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Supreme Court judge could be kicked out by Uhuru over dealings with Obado

Supreme Court Judge in trouble over Obado

Kenyan Supreme Court judges, from left to right, Deputy Chief Justice Philomela Mwilu, Chief Justice David Maraga, Jackton Ojwang and Isaac Lenaola

The Judicial Service Commission (JSC) could recommend the removal of Supreme Court Judge Justice Jackton Ojwang after he failed to appear before the commission.

In the first complaint, he is accused of authoring a judgment with respect to the Sony Sugar belt and in return, he was rewarded by Migori County Governor Okoth Obado, who built a road to his private residence on the outskirts of Migori town.

The process to remove a judge from office is long and it might take upto a year, however, the JSC can recommend to the President to form a tribunal to investigate and if found guilty the judge will be removed.


The JSC sends the petition to the President, who within two weeks, suspends the judge and appoints a tribunal to investigate him or her.

Beefing with JSC

Justice Ojwang, in the second matter, alongside justices Mohamed Ibrahim and Njoki Ndung’u are accused of writing a judgment despite a pending disciplinary matter.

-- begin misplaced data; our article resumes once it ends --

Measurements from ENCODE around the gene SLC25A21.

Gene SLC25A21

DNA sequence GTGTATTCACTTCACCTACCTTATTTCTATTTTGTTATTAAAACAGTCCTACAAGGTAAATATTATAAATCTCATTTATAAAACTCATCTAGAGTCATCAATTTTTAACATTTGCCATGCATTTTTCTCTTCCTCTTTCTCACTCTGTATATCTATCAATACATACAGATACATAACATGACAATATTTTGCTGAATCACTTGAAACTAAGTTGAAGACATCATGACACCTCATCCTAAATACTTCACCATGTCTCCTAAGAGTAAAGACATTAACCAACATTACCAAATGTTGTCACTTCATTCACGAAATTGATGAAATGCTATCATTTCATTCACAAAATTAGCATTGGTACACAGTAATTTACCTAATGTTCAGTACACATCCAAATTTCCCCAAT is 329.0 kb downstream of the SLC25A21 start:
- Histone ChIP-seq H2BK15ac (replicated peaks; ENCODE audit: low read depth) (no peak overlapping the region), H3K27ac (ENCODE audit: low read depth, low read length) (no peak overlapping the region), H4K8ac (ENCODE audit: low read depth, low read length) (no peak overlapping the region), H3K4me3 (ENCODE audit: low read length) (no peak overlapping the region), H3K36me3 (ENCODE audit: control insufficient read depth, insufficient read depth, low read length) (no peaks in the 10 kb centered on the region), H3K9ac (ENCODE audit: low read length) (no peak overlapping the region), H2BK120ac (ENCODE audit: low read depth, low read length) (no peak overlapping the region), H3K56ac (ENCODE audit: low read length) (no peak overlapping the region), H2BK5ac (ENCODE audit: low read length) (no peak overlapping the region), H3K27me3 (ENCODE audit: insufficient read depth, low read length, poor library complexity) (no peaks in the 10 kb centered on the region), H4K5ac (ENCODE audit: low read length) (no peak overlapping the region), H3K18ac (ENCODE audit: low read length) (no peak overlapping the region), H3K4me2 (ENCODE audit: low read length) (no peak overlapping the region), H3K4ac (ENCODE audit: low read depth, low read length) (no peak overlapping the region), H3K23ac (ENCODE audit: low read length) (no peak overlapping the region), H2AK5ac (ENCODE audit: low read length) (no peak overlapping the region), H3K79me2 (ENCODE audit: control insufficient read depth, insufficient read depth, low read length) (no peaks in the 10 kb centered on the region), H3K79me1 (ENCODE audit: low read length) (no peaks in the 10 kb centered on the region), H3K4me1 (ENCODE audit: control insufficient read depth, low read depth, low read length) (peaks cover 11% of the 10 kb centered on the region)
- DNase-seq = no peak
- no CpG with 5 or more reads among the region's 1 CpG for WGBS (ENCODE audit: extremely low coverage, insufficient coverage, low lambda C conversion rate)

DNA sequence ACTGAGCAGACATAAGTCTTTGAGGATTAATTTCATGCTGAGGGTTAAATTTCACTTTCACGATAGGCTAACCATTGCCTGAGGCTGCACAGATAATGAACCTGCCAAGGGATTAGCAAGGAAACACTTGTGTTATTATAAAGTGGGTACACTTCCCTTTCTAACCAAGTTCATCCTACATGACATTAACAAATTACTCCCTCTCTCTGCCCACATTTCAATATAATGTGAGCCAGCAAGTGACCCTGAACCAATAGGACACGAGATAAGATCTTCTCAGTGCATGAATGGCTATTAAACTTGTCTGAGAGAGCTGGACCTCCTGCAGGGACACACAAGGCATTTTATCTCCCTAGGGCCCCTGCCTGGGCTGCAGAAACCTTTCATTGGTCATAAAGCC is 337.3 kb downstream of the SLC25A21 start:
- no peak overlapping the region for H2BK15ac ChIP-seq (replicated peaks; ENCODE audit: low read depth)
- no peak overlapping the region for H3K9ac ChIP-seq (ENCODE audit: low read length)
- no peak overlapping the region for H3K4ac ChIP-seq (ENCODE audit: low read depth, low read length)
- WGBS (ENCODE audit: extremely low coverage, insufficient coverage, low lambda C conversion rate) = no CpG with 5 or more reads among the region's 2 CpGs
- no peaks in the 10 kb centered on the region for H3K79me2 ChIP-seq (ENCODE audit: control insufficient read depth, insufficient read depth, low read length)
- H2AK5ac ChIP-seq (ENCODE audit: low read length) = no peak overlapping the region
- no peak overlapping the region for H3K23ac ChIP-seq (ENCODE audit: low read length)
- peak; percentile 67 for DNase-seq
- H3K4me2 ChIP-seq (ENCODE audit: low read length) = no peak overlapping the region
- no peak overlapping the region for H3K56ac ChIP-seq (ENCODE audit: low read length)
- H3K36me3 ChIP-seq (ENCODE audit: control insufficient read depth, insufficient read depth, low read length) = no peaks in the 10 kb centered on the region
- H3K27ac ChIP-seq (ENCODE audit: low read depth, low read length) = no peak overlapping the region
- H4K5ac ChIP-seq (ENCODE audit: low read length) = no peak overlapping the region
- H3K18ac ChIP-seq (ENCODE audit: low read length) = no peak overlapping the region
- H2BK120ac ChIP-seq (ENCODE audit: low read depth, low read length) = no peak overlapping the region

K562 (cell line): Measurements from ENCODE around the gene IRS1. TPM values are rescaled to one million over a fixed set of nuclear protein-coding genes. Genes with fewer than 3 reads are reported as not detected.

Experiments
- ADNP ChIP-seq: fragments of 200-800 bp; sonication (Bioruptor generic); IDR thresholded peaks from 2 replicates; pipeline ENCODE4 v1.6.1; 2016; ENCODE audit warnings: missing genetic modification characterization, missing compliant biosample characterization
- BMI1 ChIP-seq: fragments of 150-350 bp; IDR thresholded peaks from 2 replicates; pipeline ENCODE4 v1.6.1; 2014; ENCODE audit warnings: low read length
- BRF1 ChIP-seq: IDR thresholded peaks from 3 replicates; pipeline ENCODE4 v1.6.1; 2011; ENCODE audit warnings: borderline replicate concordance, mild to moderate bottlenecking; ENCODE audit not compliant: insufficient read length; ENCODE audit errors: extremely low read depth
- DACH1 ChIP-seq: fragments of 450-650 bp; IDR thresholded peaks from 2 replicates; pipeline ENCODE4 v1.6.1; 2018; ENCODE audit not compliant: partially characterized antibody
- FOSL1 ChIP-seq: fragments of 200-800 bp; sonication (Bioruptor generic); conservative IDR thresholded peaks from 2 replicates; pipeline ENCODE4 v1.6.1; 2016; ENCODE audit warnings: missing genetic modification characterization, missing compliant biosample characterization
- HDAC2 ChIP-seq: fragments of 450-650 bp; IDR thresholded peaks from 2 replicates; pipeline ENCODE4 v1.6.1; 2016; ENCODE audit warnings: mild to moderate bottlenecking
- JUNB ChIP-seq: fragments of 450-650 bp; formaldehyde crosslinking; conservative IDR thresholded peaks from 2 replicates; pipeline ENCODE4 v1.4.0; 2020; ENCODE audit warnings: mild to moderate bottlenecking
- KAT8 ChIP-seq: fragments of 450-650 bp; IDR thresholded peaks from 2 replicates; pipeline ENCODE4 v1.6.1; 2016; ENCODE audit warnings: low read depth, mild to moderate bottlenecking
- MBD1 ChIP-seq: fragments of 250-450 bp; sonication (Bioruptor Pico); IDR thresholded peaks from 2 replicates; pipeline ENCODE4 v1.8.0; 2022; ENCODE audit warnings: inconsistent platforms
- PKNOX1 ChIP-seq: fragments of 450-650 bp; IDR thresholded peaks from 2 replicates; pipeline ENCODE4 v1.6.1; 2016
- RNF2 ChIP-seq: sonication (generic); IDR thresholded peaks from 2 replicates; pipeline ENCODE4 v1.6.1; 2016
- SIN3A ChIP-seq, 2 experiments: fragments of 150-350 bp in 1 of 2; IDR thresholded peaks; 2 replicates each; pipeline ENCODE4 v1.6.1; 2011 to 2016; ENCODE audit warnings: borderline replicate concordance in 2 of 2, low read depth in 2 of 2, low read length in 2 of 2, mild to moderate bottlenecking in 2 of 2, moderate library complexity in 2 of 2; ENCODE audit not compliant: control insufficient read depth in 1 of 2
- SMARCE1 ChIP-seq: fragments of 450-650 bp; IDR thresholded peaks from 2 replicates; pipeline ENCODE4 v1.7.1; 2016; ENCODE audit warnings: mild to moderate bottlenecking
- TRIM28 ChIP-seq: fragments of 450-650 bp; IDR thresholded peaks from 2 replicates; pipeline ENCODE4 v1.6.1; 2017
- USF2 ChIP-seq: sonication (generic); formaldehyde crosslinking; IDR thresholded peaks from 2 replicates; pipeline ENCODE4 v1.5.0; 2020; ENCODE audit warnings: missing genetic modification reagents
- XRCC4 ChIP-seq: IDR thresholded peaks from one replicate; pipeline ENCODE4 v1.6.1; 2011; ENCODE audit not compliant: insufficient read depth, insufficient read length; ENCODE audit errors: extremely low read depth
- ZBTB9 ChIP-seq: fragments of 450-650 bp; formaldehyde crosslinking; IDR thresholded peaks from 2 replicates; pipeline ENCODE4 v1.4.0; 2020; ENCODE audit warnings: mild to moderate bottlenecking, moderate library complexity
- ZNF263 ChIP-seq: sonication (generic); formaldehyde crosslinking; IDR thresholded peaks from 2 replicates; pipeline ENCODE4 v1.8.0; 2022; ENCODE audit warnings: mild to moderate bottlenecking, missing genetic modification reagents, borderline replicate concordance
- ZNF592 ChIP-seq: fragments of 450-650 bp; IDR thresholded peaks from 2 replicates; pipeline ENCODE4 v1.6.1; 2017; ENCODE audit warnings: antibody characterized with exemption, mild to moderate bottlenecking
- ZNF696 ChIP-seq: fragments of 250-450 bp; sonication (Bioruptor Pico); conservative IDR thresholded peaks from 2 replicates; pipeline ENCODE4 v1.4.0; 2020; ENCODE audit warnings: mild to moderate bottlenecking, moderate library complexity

A commissioner who was not named was quoted by the daily stating: “Instead of appearing to clear his name he refers to us as service providers of unschooled people.”

Reports also indicated that Justice Ojwang, who has been at loggerheads with JSC commissioners, accused them of acting with malice against him.


He said that he has constitutional immunity and that the commission has no mandate to investigate the issue.


In a letter to the JSC, Justice Ojwang stated: “From the whole context of this matter and from the full context of the ill-intent against me such as is quite evident, I will not be appearing before the well-known committee members of the Judicial Service Commission.”

Instead, he wants his lawyers to take care of the matter, a position the JSC has declined.


Justice Ojwang disparages the petitions, arguing that the decision he has made offers him immunity.

In his letter, the judge accused the commission of arranging with senior police officers and surveyors to travel to his residence near Migori town “to take photographs of the road network, showing major and the minor roads.”


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